Book Image

C# 12 and .NET 8 – Modern Cross-Platform Development Fundamentals - Eighth Edition

By : Mark J. Price
4.7 (13)
Book Image

C# 12 and .NET 8 – Modern Cross-Platform Development Fundamentals - Eighth Edition

4.7 (13)
By: Mark J. Price

Overview of this book

This latest edition of the bestselling Packt series will give you a solid foundation to start building projects using modern C# and .NET with confidence. You'll learn about object-oriented programming; writing, testing, and debugging functions; and implementing interfaces. You'll take on .NET APIs for managing and querying data, working with the fi lesystem, and serialization. As you progress, you'll explore examples of cross-platform projects you can build and deploy, such as websites and services using ASP.NET Core. This latest edition integrates .NET 8 enhancements into its examples: type aliasing and primary constructors for concise and expressive code. You'll handle errors robustly through the new built-in guard clauses and explore a simplified implementation of caching in ASP.NET Core 8. If that's not enough, you'll also see how native ahead-of-time (AOT) compiler publish lets web services reduce memory use and run faster. You'll work with the seamless new HTTP editor in Visual Studio 2022 to enhance the testing and debugging process. You'll even get introduced to Blazor Full Stack with its new unified hosting model for unparalleled web development flexibility.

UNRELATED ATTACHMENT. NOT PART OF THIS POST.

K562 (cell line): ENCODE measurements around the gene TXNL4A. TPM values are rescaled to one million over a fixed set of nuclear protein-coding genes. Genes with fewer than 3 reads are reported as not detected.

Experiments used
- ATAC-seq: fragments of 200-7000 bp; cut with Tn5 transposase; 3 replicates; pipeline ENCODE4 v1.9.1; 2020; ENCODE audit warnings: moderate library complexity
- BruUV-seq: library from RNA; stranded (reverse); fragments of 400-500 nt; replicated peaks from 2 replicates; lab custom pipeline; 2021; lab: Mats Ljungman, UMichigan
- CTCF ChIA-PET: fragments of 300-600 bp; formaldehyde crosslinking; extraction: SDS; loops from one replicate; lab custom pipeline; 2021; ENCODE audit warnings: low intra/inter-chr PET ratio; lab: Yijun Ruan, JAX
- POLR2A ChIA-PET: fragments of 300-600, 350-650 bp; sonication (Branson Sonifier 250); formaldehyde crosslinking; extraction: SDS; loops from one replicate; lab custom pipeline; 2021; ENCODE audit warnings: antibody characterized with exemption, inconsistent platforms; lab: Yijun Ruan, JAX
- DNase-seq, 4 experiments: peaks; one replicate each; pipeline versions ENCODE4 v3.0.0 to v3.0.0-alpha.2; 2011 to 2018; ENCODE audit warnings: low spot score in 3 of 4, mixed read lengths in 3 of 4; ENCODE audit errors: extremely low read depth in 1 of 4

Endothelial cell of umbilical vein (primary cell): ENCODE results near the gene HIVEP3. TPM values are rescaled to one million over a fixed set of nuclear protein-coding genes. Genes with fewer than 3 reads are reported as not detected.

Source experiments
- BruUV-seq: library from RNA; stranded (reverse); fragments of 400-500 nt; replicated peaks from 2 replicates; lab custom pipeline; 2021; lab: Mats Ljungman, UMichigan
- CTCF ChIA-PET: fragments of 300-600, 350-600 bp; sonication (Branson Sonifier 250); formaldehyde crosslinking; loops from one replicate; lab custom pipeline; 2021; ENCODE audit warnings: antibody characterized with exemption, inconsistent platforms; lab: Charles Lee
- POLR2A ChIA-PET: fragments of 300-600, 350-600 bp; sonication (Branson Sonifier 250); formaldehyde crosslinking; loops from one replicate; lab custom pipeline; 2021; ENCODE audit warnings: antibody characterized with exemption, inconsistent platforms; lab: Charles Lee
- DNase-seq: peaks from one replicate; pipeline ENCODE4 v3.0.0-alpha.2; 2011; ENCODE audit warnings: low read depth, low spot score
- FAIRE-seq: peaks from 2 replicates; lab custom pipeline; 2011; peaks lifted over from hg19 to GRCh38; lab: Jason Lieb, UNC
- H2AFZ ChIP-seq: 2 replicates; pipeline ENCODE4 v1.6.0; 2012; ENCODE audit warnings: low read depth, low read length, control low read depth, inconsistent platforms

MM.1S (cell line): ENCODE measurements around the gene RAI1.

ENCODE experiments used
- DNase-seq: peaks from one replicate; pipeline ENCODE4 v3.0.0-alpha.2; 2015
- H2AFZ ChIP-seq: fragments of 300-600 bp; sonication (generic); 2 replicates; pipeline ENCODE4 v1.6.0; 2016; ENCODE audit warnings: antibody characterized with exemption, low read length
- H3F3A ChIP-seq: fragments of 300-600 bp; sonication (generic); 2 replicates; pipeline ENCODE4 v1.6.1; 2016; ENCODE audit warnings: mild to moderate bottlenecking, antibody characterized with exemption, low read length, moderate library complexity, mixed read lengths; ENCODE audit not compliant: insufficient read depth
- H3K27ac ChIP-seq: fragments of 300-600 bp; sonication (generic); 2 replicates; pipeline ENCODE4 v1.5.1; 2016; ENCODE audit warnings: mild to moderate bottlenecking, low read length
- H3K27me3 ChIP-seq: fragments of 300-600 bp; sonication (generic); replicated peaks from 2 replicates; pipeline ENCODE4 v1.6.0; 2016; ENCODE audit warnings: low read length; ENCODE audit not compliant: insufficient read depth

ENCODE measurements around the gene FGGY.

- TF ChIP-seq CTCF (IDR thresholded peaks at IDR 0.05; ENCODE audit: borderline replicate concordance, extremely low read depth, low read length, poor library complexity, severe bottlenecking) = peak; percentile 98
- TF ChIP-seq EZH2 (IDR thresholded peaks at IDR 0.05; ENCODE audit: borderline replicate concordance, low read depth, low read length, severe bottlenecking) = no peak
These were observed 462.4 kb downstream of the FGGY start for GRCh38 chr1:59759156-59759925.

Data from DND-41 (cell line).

Table of Contents (18 chapters)
17
Index

Publishing your code for deployment

If you write a novel and you want other people to read it, you must publish it.Most developers write code for other developers to use in their own projects, or for users to run as an app. To do so, you must publish your code as packaged class libraries or executable applications.There are three ways to publish and deploy a .NET application. They are:

  • Framework-dependent deployment (FDD)
  • Framework-dependent executable (FDE)
  • Self-contained

If you choose to deploy your application and its package dependencies, but not .NET itself, then you rely on .NET already being on the target computer. This works well for web applications deployed to a server because .NET and lots of other web applications are likely already on the server.FDD means you deploy a DLL that must be executed by the dotnet command-line tool. FDE means you deploy an EXE that can be run directly from the command line. Both require the appropriate version of the .NET runtime to be installed...